While the story on offer does its job but isn’t really all that, the main charm of the game is unquestionably the writing. It’s quite a rare thing for a game to be genuinely funny and clever, and whilst other games try, it always feels forced. I never felt that with Color Splash, the writing is some of the best I have seen in a long, long while, maybe even ever, it’s that good. You will definitely be sniggering to yourself often and it’s something which does keep you wanting to play more. Characters in the world regularly make references to Nintendo itself, the entire gaming industry and pop culture and its always very funny stuff.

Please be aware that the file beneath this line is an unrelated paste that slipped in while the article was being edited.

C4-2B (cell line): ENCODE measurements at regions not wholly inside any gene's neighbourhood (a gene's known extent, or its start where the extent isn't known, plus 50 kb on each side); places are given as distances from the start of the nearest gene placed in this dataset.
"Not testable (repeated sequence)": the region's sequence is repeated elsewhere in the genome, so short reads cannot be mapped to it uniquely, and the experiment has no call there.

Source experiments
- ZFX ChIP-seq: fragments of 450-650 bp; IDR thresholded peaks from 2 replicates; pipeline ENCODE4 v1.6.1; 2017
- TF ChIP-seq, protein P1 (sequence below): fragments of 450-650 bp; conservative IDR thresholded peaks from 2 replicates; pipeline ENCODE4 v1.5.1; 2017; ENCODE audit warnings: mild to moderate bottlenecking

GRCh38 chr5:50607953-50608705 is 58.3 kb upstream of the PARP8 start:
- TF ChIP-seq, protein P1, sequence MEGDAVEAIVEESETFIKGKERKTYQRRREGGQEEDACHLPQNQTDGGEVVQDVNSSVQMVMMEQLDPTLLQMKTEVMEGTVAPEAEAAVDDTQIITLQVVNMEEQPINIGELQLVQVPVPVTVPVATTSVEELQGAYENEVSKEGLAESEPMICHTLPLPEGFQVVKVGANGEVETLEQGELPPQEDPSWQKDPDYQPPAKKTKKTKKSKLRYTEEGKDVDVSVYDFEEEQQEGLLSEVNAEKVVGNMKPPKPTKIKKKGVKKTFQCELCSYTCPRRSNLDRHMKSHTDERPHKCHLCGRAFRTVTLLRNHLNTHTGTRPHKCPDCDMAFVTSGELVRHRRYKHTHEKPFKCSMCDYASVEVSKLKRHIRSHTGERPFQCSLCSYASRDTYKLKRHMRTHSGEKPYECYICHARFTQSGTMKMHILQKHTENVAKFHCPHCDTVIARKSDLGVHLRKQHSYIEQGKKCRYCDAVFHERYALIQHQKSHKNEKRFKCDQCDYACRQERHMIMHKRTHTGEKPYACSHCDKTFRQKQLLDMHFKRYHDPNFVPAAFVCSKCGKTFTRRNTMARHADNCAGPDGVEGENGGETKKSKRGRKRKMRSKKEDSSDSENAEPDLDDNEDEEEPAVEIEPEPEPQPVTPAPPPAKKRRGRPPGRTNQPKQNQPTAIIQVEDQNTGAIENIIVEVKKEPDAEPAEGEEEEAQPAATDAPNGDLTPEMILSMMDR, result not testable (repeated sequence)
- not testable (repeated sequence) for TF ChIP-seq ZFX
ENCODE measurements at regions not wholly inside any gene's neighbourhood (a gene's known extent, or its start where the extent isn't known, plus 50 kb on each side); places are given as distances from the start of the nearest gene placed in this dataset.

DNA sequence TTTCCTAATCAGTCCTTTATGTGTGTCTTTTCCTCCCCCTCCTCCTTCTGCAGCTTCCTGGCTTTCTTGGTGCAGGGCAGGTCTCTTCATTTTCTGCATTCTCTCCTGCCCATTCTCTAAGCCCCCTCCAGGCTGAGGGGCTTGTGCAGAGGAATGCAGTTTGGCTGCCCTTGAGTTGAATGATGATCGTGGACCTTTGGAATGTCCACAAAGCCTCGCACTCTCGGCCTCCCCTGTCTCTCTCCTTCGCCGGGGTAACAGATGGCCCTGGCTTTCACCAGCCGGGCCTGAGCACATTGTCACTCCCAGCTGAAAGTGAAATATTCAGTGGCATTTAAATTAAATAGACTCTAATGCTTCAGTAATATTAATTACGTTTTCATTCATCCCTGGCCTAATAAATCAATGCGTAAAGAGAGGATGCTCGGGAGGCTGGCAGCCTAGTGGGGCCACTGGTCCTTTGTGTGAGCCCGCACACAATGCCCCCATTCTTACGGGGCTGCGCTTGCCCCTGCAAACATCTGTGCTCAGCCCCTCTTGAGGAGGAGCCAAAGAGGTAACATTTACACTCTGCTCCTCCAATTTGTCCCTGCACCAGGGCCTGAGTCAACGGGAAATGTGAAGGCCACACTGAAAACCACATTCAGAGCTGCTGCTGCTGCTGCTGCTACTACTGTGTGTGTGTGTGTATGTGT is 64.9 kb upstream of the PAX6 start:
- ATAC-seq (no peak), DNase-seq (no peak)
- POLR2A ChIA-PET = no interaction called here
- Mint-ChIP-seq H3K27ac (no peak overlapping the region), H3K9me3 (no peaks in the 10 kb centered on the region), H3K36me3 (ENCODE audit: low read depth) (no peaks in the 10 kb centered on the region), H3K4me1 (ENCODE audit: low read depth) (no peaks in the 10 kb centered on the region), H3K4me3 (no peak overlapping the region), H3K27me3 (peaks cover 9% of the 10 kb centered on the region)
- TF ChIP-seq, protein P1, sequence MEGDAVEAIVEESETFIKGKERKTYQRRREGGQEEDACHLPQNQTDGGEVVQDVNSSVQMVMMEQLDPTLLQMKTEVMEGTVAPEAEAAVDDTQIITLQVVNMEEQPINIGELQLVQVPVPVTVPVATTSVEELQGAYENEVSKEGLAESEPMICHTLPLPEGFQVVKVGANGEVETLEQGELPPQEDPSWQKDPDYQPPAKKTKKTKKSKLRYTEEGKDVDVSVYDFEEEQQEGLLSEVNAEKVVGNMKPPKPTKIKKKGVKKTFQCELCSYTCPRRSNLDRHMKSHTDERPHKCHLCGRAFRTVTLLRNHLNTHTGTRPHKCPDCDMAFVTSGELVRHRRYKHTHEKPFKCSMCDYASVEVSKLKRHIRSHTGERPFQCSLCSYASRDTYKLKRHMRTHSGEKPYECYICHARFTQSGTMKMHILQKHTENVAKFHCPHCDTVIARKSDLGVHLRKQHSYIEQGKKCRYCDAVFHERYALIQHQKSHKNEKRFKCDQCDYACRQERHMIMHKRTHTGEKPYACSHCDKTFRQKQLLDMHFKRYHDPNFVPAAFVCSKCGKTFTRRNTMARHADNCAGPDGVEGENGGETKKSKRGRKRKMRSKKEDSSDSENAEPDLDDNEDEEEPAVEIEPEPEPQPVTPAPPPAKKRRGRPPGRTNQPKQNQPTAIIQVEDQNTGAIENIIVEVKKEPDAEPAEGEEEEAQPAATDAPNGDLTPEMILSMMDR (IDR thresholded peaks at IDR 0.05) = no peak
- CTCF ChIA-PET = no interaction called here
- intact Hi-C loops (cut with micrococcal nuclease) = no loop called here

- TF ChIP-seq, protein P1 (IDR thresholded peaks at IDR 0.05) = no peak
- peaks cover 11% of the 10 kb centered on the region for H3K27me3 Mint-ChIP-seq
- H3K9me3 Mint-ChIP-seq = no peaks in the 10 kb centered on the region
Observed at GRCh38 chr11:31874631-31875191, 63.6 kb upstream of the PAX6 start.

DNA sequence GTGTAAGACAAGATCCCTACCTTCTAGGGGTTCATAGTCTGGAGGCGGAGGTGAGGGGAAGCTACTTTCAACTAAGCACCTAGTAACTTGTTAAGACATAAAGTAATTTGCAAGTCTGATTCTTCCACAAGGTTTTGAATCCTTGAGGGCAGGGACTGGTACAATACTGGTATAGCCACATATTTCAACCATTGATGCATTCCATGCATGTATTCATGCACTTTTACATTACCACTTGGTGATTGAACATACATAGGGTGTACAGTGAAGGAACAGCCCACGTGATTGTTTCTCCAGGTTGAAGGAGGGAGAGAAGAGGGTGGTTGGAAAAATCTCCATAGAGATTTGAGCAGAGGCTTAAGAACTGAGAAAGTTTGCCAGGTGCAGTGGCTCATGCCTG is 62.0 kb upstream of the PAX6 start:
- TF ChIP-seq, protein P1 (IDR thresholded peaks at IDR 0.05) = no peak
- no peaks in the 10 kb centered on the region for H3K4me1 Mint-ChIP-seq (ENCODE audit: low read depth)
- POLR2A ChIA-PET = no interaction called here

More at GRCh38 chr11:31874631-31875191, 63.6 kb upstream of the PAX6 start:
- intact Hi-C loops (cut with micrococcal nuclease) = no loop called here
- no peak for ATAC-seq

So from the strongest aspect of the game to quite a lacklustre one, the battle system. It certainly isn’t dreadful or horrible by any means, it’s just a bit wearisome at times. Simple enemy battles against the weaker variety that should be over in an instant are unnecessarily dragged out a little bit too long by the way the battle system has been made. Battles are again fought using cards which has been brought back from Sticker Star (I personally wasn’t completely against the whole card system). You choose the card you want to use, usually based on the enemy you’re fighting, we’ll go into more detail later. Then on the GamePad, you choose whether or not to paint the card, the more paint, the more powerful it will be (Some cards you pick up will already be fully painted). You then flick the card up with your finger to start the actual attack. You can change the control options so you can just use the buttons rather than touchscreen but even then it’s still painfully slow. Because of this and the fact it makes the battles go on for too long it sometimes it makes you not want to go into battles at all so you will start trying to avoid enemies rather than wanting to fight and it will be super frustrating when you accidentally run into a Goomba for the tenth time in a few minutes.